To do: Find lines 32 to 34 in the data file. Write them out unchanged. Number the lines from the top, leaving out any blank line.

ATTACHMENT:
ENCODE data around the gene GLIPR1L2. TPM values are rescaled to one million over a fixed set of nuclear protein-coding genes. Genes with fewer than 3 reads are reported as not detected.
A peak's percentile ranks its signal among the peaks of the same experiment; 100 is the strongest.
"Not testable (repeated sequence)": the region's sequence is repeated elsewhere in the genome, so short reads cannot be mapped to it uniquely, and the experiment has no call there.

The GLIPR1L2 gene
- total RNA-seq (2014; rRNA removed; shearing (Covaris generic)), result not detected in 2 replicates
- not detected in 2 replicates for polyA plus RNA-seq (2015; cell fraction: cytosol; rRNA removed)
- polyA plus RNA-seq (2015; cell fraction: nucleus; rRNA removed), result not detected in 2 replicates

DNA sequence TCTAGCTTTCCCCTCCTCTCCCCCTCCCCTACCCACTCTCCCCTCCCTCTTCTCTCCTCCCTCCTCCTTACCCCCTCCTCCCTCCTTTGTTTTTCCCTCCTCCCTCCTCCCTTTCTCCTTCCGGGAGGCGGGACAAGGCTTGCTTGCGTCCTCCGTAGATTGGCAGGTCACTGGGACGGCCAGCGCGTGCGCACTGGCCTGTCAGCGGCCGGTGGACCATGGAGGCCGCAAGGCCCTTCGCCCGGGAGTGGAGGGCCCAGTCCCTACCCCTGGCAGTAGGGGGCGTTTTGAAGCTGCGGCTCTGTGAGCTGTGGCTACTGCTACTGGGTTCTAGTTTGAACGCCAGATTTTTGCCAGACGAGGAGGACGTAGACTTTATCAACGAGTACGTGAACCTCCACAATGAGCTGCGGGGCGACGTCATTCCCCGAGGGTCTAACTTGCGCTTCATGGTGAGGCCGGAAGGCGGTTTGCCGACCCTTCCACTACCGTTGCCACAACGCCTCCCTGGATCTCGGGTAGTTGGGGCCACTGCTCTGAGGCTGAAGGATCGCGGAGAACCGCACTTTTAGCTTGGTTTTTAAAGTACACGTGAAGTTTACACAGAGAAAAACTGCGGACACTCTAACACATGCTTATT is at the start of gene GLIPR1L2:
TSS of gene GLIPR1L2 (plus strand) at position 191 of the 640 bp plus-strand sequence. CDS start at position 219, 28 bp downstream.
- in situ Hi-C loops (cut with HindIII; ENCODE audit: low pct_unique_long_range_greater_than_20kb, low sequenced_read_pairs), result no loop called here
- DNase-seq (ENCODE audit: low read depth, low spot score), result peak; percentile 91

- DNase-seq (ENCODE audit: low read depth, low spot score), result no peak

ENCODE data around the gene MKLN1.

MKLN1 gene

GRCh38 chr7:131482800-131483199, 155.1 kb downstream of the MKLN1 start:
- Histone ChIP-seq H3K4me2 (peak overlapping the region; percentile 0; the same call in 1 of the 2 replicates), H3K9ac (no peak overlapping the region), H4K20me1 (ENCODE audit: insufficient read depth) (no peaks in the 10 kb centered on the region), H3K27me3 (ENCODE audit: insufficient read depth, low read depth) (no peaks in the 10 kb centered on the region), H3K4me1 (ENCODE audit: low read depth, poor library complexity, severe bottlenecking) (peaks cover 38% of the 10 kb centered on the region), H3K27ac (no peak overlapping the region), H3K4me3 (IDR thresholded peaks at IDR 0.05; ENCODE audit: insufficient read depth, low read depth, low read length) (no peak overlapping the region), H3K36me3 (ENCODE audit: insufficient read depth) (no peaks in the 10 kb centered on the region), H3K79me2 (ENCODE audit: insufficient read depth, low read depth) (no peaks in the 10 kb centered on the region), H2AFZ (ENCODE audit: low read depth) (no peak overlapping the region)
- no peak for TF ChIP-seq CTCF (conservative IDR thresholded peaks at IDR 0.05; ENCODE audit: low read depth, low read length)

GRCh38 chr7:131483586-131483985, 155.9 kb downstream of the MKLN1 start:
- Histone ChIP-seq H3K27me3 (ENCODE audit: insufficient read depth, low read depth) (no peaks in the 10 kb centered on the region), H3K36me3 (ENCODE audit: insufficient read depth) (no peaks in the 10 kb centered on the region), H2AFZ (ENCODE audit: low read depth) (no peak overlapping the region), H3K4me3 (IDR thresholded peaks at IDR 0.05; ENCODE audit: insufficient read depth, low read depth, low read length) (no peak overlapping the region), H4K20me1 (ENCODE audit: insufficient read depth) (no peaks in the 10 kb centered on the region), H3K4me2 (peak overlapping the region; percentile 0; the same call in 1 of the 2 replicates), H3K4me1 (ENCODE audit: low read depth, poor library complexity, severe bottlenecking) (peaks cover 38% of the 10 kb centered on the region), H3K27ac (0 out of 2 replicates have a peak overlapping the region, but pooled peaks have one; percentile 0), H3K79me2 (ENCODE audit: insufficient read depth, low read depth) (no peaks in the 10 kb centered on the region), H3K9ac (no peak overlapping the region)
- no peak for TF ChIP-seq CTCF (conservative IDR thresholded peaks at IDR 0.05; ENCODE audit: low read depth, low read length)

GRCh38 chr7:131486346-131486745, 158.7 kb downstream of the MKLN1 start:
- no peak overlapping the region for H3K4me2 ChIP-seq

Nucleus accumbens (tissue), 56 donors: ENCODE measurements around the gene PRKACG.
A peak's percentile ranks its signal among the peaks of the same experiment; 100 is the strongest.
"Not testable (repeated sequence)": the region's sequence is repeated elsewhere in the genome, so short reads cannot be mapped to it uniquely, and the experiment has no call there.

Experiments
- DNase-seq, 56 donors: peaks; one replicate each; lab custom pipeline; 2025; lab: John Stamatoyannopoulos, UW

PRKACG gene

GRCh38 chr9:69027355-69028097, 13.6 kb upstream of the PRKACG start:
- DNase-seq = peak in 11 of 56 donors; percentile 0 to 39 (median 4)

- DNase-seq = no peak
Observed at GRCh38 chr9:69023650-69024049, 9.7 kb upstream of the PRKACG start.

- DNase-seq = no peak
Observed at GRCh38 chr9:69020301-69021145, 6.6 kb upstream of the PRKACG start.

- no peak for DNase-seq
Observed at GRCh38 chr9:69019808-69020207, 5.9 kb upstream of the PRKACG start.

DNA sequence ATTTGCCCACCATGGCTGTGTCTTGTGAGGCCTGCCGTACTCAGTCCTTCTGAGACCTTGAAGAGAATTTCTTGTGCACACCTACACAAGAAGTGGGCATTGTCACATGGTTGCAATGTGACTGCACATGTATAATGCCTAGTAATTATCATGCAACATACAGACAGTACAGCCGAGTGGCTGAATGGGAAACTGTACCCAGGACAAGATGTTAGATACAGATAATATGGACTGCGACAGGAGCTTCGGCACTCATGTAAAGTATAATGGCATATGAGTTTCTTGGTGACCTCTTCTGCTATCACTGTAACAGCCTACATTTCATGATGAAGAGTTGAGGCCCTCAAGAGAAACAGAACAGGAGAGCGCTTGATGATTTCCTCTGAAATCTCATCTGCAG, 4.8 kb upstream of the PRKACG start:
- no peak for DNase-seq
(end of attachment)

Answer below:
Observed at GRCh38 chr9:69023650-69024049, 9.7 kb upstream of the PRKACG start.

- DNase-seq = no peak
Observed at GRCh38 chr9:69020301-69021145, 6.6 kb upstream of the PRKACG start.